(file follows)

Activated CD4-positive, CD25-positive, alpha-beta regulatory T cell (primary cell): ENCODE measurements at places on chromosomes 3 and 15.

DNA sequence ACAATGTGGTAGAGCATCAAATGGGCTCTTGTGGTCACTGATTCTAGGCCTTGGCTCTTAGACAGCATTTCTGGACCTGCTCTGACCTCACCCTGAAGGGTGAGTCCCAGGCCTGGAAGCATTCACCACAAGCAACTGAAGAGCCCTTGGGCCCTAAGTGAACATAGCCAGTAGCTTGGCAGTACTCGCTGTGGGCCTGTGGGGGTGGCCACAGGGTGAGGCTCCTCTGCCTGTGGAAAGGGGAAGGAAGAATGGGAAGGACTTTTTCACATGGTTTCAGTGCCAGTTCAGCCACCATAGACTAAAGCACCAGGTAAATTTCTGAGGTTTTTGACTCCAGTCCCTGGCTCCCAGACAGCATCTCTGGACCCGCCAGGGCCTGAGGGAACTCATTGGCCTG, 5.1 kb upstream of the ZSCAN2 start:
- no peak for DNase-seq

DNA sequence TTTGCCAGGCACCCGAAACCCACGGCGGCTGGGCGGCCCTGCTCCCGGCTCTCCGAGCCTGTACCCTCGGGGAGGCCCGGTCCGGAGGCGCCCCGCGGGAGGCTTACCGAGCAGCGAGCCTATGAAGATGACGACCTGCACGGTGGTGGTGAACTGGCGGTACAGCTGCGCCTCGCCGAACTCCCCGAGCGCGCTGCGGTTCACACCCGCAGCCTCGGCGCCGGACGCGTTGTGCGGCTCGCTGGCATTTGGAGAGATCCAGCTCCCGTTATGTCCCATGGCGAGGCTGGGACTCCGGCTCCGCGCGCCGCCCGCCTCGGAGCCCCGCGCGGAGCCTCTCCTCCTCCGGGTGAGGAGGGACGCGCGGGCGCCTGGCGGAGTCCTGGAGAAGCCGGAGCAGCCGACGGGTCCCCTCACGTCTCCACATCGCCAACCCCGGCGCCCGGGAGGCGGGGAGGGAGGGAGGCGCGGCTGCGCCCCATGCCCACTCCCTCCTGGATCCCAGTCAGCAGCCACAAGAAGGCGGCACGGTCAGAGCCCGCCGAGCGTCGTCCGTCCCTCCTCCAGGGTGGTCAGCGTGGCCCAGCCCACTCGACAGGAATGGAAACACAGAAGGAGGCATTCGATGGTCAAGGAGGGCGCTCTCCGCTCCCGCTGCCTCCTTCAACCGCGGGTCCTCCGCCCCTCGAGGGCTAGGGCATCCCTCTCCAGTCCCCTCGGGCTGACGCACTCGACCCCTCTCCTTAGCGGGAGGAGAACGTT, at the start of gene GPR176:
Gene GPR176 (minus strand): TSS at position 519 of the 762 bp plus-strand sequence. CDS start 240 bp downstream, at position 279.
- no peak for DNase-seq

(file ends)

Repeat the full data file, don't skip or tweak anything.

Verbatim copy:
Activated CD4-positive, CD25-positive, alpha-beta regulatory T cell (primary cell): ENCODE measurements at places on chromosomes 3 and 15.

DNA sequence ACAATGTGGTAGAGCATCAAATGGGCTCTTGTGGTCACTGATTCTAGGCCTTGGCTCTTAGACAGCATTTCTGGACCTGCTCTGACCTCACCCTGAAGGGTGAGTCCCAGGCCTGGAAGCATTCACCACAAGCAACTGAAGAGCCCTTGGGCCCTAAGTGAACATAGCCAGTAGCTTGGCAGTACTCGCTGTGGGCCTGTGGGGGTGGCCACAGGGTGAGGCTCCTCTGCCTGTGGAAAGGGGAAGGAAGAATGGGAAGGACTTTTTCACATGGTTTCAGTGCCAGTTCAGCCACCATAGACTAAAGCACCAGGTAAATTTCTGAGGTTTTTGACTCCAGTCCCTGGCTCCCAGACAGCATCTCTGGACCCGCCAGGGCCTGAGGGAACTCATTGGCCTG, 5.1 kb upstream of the ZSCAN2 start:
- no peak for DNase-seq

DNA sequence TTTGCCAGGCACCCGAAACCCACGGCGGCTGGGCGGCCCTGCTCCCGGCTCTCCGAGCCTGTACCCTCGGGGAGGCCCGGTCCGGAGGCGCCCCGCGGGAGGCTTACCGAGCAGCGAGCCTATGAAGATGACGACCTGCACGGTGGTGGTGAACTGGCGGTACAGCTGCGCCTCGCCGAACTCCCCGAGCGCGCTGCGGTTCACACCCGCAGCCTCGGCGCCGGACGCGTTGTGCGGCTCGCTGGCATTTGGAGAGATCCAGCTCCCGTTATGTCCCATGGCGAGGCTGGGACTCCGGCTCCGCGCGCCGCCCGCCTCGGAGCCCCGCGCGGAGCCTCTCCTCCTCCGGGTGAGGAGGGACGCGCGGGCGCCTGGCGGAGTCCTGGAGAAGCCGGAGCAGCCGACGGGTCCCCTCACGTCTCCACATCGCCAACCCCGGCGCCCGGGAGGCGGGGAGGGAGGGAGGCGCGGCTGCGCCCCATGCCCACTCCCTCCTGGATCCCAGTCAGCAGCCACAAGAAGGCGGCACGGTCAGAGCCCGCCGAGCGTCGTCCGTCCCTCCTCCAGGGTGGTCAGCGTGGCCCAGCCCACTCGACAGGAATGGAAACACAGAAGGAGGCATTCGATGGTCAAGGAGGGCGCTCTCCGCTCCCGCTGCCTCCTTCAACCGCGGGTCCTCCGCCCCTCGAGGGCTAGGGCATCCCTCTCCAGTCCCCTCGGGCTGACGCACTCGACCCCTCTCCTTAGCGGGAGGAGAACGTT, at the start of gene GPR176:
Gene GPR176 (minus strand): TSS at position 519 of the 762 bp plus-strand sequence. CDS start 240 bp downstream, at position 279.
- no peak for DNase-seq